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Seagate kills 5400 rpm desktop drives, all Barracudas now 7200 rpm

Lucas Mearian | Nov. 1, 2011
Seagate announced that it's bumping the platter rotation speed in all of its Barracuda hard drives from 5400 rpm to 7200 rpm.

Seagate was able to reduce the track size by adding dual piezoelectric nano-actuators (small motors) to the tip of its drive actuator arm, offering greater read-write stability. That stability is needed because 7200 rpm is the equivalent of a platter spinning at 75 mph generating wind speeds of 85 mph at the read-write head, according to Burks.

"When is enough capacity enough? Well, we might be getting close to that," Burks said. "You'll now see a leveling off of areal density growth. [In the future] you're not going to see capacities grow as fast as they have ... but you'll see a new recognition around the need for performance. That certainly emerges in our product portfolio going forward."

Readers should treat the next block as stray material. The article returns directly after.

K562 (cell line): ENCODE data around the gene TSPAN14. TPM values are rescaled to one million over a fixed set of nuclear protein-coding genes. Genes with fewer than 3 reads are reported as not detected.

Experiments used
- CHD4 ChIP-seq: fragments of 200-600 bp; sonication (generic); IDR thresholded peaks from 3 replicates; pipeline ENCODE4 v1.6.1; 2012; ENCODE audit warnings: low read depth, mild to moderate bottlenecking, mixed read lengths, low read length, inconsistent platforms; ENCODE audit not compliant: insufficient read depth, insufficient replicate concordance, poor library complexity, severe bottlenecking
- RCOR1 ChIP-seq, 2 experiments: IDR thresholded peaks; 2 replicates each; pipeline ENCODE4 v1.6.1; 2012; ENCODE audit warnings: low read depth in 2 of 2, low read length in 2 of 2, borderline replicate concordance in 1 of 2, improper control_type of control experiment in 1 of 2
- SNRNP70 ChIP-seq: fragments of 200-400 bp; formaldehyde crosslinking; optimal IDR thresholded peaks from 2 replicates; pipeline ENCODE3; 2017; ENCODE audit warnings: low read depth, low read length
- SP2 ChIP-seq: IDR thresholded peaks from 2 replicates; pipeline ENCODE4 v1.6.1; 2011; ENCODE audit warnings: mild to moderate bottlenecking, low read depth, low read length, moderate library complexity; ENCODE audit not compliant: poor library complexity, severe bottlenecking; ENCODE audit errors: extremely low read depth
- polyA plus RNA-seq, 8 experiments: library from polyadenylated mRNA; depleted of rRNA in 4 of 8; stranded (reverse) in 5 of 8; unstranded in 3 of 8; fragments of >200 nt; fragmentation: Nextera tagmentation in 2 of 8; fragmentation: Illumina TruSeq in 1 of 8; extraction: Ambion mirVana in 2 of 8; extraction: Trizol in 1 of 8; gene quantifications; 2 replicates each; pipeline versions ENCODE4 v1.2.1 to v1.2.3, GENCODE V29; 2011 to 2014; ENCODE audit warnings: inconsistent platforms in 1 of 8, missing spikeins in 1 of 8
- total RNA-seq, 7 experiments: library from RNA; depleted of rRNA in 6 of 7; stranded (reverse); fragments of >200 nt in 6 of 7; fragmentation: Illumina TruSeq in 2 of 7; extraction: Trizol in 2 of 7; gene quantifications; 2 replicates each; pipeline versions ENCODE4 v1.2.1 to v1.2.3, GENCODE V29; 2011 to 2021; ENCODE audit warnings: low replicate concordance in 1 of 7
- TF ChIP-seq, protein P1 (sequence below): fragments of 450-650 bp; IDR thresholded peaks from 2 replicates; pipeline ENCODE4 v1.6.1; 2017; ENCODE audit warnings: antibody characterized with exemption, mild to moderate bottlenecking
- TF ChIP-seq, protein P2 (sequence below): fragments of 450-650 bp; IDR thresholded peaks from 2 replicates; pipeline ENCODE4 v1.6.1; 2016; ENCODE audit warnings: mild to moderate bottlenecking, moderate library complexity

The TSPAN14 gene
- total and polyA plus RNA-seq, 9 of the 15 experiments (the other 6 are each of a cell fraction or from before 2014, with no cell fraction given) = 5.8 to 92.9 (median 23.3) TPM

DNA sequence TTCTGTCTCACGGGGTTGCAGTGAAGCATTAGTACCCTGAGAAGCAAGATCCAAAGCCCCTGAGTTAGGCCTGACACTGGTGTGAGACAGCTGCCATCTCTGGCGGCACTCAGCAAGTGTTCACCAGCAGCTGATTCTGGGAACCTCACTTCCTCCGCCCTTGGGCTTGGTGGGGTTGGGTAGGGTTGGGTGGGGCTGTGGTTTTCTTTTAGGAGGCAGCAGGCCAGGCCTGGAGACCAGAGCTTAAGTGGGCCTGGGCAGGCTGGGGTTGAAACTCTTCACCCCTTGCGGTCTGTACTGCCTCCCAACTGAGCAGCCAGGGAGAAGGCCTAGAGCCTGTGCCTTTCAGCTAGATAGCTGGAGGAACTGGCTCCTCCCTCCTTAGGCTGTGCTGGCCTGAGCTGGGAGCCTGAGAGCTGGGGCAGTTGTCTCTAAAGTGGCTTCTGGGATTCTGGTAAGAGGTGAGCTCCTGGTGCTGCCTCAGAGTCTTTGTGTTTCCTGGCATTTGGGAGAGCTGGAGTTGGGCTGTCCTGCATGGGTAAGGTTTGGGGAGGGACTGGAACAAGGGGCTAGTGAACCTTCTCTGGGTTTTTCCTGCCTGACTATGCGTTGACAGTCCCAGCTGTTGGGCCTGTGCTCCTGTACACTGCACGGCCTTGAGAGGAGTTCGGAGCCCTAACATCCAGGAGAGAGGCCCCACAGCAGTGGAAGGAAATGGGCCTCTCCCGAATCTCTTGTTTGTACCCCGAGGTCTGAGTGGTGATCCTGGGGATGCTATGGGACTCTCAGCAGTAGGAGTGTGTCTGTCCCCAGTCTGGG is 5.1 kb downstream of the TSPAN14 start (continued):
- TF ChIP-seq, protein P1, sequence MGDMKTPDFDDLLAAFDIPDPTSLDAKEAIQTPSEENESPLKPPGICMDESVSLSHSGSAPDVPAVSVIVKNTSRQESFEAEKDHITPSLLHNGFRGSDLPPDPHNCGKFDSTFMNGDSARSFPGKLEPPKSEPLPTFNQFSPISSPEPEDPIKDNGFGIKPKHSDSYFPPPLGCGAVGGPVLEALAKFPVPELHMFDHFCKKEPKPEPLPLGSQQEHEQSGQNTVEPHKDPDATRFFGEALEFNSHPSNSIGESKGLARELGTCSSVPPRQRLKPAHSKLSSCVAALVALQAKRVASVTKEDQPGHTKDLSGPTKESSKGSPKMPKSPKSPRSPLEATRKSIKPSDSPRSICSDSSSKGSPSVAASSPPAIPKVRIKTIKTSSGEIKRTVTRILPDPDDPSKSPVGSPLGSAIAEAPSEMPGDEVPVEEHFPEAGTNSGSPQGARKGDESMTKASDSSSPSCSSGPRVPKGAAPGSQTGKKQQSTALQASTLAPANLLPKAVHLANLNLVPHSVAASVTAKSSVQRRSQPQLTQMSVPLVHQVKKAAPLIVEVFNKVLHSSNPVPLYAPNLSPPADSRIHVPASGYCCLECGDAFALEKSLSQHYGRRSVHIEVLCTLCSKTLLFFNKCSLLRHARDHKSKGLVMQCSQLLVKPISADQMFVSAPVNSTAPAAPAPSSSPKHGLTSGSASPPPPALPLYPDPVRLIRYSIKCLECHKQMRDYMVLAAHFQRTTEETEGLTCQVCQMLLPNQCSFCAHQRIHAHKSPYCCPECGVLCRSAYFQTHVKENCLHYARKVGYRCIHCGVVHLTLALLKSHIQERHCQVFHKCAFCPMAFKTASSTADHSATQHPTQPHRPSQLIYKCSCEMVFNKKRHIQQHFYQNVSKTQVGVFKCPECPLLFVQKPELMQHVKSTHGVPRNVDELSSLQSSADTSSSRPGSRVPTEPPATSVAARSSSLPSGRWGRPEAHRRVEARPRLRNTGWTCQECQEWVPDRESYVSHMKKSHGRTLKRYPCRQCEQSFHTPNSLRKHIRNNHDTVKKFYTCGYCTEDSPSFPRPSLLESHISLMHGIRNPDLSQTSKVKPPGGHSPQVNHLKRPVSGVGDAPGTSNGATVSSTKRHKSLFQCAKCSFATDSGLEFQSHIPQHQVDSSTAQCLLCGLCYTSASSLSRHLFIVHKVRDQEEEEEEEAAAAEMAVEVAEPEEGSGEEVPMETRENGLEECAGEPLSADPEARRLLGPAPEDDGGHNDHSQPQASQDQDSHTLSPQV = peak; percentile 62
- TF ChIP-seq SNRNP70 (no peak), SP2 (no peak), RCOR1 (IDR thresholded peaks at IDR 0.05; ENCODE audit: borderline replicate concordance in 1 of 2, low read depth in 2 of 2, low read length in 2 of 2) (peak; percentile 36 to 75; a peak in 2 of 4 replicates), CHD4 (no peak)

Seagate said it has been able to add the new AcuTrac technology to drives of all capacities -- from 250GB to 3TB -- at 7200 rpm, which will simplify drive upgrades for customers.

"So [customers] don't need to deploy extra engineering resources on requalifying drives when you've got one platform that spans all these capacities that will live for a long time," Burks said. "Similarly, for a lot of our distribution partners, they like the idea that they can carry fewer drives in their inventory. It just brings costs down from an inventory perspective."


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